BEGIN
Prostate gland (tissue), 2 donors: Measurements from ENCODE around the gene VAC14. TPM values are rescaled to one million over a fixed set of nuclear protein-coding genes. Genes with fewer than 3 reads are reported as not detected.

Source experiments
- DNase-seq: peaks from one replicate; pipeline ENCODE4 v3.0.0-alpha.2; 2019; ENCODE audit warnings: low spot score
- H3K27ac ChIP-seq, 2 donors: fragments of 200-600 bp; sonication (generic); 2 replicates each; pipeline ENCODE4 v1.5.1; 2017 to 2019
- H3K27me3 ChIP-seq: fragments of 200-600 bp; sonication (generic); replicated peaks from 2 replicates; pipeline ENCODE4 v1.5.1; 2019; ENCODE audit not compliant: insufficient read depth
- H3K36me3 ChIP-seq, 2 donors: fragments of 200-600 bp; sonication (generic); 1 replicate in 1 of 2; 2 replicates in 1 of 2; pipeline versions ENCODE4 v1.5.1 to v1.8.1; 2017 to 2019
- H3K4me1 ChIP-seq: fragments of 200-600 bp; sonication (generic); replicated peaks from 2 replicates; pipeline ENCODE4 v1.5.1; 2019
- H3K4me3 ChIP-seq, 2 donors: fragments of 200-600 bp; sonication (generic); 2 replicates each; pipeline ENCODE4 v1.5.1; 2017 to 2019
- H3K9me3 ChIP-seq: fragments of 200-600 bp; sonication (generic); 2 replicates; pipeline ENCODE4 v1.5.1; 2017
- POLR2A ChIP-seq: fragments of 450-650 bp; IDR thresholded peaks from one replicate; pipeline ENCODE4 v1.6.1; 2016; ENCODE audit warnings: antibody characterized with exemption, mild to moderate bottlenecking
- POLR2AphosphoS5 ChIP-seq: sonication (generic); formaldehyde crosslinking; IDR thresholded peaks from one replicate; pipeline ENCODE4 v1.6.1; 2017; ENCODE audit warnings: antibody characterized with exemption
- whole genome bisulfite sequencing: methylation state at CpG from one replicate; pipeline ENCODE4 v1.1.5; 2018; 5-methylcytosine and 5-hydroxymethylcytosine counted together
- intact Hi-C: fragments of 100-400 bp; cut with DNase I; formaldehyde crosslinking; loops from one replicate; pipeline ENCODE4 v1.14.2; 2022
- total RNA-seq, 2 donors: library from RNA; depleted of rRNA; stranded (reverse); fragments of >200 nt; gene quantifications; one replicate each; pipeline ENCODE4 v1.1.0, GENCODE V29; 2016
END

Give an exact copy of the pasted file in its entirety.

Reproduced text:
Prostate gland (tissue), 2 donors: Measurements from ENCODE around the gene VAC14. TPM values are rescaled to one million over a fixed set of nuclear protein-coding genes. Genes with fewer than 3 reads are reported as not detected.

Source experiments
- DNase-seq: peaks from one replicate; pipeline ENCODE4 v3.0.0-alpha.2; 2019; ENCODE audit warnings: low spot score
- H3K27ac ChIP-seq, 2 donors: fragments of 200-600 bp; sonication (generic); 2 replicates each; pipeline ENCODE4 v1.5.1; 2017 to 2019
- H3K27me3 ChIP-seq: fragments of 200-600 bp; sonication (generic); replicated peaks from 2 replicates; pipeline ENCODE4 v1.5.1; 2019; ENCODE audit not compliant: insufficient read depth
- H3K36me3 ChIP-seq, 2 donors: fragments of 200-600 bp; sonication (generic); 1 replicate in 1 of 2; 2 replicates in 1 of 2; pipeline versions ENCODE4 v1.5.1 to v1.8.1; 2017 to 2019
- H3K4me1 ChIP-seq: fragments of 200-600 bp; sonication (generic); replicated peaks from 2 replicates; pipeline ENCODE4 v1.5.1; 2019
- H3K4me3 ChIP-seq, 2 donors: fragments of 200-600 bp; sonication (generic); 2 replicates each; pipeline ENCODE4 v1.5.1; 2017 to 2019
- H3K9me3 ChIP-seq: fragments of 200-600 bp; sonication (generic); 2 replicates; pipeline ENCODE4 v1.5.1; 2017
- POLR2A ChIP-seq: fragments of 450-650 bp; IDR thresholded peaks from one replicate; pipeline ENCODE4 v1.6.1; 2016; ENCODE audit warnings: antibody characterized with exemption, mild to moderate bottlenecking
- POLR2AphosphoS5 ChIP-seq: sonication (generic); formaldehyde crosslinking; IDR thresholded peaks from one replicate; pipeline ENCODE4 v1.6.1; 2017; ENCODE audit warnings: antibody characterized with exemption
- whole genome bisulfite sequencing: methylation state at CpG from one replicate; pipeline ENCODE4 v1.1.5; 2018; 5-methylcytosine and 5-hydroxymethylcytosine counted together
- intact Hi-C: fragments of 100-400 bp; cut with DNase I; formaldehyde crosslinking; loops from one replicate; pipeline ENCODE4 v1.14.2; 2022
- total RNA-seq, 2 donors: library from RNA; depleted of rRNA; stranded (reverse); fragments of >200 nt; gene quantifications; one replicate each; pipeline ENCODE4 v1.1.0, GENCODE V29; 2016